Standing and Mootness at the COFC

By Grace Mahan

 In order to bring claims in front of both the Government Accountability Office and the Court of Federal Claims, protesters must be interested parties with Article III standing. As a result, both of these tribunals may dismiss a protest on the grounds that it is moot. In a recent case, Coast Professional, Inc. v United States, the COFC dismissed a protest for this very reason after the agency in question took corrective actions.

 

In the case, several private agencies conducting collection and administrative resolution services for the Department of Education initiated a protest against the DoE after the agency announced that they would not receive award term extensions (ATEs) for their task orders because they had had high error rates during an audit.

 

In light of the original protest and a subsequent appeal by the plaintiffs, the DoE proposed corrective actions to rectify the situation caused by its refusal to give the ATEs. The DoE specifically explained that its decision not to issue the ATEs would be reconsidered and that the results of the audit that had led to the revocation of the ATEs would be excluded. As a result of these corrective actions, the DoE offered the plaintiffs the option to either receive ATEs or to continue performance under separate small business contracts. Simultaneously, the DoE argued that the plaintiffs’ amended complaints before the COFC were moot in light of its proposed corrective actions.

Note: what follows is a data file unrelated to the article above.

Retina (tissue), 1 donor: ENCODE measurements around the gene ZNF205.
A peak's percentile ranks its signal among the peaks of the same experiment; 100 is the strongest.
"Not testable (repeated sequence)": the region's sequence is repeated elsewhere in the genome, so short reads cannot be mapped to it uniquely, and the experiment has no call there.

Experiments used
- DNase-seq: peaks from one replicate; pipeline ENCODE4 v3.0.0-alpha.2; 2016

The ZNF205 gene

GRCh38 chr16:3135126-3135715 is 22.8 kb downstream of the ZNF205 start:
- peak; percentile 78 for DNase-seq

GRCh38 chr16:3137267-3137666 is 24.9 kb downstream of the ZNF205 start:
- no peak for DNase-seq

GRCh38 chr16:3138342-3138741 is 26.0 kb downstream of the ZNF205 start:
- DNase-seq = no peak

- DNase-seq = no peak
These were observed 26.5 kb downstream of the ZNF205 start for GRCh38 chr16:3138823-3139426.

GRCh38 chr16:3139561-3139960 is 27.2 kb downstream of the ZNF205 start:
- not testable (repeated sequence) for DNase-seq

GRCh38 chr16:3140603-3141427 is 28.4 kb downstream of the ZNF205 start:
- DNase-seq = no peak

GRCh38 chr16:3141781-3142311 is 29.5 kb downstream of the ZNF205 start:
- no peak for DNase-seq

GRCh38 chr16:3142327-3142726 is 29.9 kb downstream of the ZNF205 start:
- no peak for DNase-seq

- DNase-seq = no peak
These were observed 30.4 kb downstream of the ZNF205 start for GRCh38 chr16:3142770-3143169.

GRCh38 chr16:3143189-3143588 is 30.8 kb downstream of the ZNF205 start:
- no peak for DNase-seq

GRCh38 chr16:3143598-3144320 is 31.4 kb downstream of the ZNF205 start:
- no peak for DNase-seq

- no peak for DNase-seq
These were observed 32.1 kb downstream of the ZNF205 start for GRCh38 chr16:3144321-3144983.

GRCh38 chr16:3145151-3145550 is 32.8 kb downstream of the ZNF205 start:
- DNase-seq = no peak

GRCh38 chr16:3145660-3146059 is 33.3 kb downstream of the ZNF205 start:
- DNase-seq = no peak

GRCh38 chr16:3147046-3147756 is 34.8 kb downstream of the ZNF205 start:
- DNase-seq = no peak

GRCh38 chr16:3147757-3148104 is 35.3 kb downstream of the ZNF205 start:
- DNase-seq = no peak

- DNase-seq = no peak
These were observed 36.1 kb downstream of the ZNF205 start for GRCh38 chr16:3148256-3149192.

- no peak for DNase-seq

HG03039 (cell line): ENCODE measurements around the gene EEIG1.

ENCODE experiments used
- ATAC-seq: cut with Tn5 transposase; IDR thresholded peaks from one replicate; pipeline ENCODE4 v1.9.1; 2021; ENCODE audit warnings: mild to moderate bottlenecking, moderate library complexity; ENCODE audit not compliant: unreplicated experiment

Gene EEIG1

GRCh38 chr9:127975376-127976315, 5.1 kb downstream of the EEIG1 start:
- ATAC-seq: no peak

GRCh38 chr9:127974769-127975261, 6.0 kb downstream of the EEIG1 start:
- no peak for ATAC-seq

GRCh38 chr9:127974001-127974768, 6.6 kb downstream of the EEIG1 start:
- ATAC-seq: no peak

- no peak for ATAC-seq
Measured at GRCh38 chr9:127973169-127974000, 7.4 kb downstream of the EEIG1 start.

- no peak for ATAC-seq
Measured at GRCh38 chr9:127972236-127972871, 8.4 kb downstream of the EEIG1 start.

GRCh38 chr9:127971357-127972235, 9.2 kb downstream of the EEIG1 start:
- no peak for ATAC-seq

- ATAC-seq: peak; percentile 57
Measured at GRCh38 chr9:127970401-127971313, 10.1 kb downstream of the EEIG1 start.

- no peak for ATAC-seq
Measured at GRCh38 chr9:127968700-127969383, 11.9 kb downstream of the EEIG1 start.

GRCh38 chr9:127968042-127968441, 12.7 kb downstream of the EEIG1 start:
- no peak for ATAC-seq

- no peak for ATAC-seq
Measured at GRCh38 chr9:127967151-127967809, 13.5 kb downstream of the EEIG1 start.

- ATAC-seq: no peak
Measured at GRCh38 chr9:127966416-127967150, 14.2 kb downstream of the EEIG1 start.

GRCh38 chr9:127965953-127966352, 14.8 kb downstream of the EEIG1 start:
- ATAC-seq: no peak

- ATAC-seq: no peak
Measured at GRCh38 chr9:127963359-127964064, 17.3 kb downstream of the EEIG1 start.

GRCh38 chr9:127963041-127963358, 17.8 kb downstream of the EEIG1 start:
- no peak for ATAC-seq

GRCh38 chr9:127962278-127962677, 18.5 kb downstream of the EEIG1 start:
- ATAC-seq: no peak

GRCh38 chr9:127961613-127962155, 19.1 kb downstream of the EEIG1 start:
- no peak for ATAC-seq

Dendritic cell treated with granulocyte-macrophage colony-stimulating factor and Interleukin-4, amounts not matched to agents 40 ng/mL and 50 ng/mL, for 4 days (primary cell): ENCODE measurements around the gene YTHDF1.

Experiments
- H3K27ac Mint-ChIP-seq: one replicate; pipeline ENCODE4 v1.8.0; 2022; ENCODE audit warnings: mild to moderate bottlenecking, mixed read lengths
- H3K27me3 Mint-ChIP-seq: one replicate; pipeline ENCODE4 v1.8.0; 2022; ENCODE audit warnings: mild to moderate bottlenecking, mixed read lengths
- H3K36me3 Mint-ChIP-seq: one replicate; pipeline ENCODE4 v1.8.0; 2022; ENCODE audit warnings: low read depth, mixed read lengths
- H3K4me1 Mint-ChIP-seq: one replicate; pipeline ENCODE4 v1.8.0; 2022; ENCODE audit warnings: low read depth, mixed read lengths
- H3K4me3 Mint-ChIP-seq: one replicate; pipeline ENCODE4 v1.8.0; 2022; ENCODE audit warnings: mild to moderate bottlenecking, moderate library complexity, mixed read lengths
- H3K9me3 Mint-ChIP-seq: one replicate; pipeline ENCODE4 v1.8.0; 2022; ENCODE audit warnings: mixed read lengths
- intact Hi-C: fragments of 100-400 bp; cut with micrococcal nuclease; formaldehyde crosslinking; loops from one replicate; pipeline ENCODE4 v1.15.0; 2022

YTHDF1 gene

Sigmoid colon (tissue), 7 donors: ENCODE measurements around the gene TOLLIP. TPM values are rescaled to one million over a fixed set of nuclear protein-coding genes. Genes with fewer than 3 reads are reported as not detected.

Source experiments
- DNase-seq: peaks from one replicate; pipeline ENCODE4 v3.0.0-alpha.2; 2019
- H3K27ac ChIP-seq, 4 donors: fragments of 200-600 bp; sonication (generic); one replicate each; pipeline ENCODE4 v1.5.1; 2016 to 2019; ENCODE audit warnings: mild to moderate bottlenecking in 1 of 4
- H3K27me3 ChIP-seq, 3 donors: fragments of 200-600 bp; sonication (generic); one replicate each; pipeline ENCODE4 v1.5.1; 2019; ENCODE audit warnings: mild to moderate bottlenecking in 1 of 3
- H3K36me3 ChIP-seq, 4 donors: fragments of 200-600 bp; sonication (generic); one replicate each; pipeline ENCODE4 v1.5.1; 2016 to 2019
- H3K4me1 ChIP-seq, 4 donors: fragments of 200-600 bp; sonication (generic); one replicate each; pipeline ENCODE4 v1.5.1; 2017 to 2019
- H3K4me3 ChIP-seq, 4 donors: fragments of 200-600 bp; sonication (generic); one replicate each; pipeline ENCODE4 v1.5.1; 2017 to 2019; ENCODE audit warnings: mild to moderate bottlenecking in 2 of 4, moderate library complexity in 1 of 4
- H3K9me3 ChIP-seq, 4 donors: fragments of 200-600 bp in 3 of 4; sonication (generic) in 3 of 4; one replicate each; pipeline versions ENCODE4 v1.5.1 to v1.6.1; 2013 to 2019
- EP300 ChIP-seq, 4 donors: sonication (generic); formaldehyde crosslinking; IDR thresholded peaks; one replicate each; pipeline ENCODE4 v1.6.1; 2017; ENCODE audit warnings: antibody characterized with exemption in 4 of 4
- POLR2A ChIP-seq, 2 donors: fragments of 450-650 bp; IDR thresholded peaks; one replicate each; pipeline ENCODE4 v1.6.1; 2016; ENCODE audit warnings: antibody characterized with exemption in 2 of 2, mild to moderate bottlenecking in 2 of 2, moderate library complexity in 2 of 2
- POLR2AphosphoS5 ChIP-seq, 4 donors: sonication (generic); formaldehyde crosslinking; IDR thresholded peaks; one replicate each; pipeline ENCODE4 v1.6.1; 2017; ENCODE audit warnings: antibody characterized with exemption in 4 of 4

However, noting that the DoE’s proposed corrective action plan only allowed the plaintiffs to receive a small portion of the contract amount that they would have received as ATE recipients originally, the plaintiffs argued that their claims were not moot.

 

The COFC rejected the plaintiffs’ argument. The court ruled that the question of determining a contractor’s entitlement to a certain number of accounts based on a contract is not in the court’s bid protest purview. Instead, the court held that by directly addressing the alleged wrong in its corrective action, the agency clearly showed a rational connection between the protest and the corrective action. Thus DoE’s voluntary corrective action was rationally related to the alleged defect, was not arbitrary and capricious, and rendered the plaintiffs’ concerns moot.

 

Our firm has extensive experience in the federal procurement process and in pursuing and defending bid protests. Please contact any of our lawyers if we may be able to assist you with these or other matters.

 

Posted in Administrative Law.